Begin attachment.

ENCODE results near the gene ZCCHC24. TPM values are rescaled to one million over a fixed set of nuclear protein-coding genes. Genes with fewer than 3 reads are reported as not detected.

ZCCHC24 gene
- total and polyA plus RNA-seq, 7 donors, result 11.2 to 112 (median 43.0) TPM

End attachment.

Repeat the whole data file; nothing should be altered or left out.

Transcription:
ENCODE results near the gene ZCCHC24. TPM values are rescaled to one million over a fixed set of nuclear protein-coding genes. Genes with fewer than 3 reads are reported as not detected.

ZCCHC24 gene
- total and polyA plus RNA-seq, 7 donors, result 11.2 to 112 (median 43.0) TPM